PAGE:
By the restored hut.
By the restored hut.
From last Summer.
This was a world book night volume from last year passed on to me at book group. I read it quickly which is usually a good sign and I don’t think I have cried like that for a novel since reading of the death of Ginger in Black Beauty when I was seven but I am not sure what I feel about it. Partly it may be the subject matter, or maybe the subject matter is so dark for the style or that I feel somewhat manipulated. Ponders… I’ll get back to you..
This is an “awful book”, not my judgement but that of it’s heroine, Nicola Fuller of Central Africa, the author’s mother.
Although born on the Isle of Skye, she is very much a daughter of the empire and a pukka pukka mem-sahib – she was the first child her mother was able to carry to term because of the quinine taken while living in Africa being an abortifacient (contrary to the old theories it seems it would be the tonic not the gin that might theoretically eradicate an unwanted pregnancy though an undrinkable quantity would be necessary).
I may have missed something by not having read the previous “awful” book (Don’t let go to the dogs tonight) but this is still an interesting read about people who seem slightly out of time, left behind in a colonial world but unable to readjust into the old country. They might seem slightly clicheed but the courage is undeniable, as is the unimaginable horror of some of their experiences. Fuller and her sister are the surviving siblings of five. None of the others made it out of babyhood. One dies in an accident having been left at home as the safer option, another dies of meningitis, a third has a cleft palate and dies before it can be treated.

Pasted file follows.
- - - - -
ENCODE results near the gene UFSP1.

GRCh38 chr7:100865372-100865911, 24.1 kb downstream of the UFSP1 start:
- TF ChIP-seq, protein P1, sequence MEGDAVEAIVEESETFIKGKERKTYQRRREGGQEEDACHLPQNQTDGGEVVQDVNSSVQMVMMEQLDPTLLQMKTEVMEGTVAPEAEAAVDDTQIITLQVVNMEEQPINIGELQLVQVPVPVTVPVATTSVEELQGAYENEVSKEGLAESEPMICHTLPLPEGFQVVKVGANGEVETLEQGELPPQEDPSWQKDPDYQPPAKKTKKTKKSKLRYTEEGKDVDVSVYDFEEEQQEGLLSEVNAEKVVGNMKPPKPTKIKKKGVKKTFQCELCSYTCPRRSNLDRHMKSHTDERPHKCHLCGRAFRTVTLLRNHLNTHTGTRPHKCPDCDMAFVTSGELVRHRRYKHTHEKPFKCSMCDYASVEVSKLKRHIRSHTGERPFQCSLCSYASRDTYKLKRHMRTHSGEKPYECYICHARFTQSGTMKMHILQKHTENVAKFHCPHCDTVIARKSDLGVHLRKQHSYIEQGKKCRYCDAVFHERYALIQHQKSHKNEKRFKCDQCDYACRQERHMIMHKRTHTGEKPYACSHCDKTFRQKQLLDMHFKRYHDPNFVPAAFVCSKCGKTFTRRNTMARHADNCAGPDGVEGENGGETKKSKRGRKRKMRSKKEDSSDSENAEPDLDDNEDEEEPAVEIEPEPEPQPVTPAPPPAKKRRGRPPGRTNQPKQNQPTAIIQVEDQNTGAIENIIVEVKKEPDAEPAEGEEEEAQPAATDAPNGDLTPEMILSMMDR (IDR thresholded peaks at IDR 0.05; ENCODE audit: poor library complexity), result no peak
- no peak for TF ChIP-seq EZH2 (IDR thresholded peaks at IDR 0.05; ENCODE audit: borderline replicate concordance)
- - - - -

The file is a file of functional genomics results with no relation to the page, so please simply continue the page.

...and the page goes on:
Any or all of these deaths might have still occured in the UK but the remoteness of their situation increases the sense that life is fragile even before you factor in the threat from wildlife (the last book set in Africa I read was “I dreamed of Africa”) and the various uprising and rebellions they encounter. Maybe this is why they take risks, riding frankly dangerous horses, and drink like fish. You may be dead from any number of causes tomorrow so why play it safe? Despite the subject’c claim, this is an affectionate portrait of the courage and resilience and is quietly inspiring in way the author’s parents have created their latest farm in cooperation with the locals.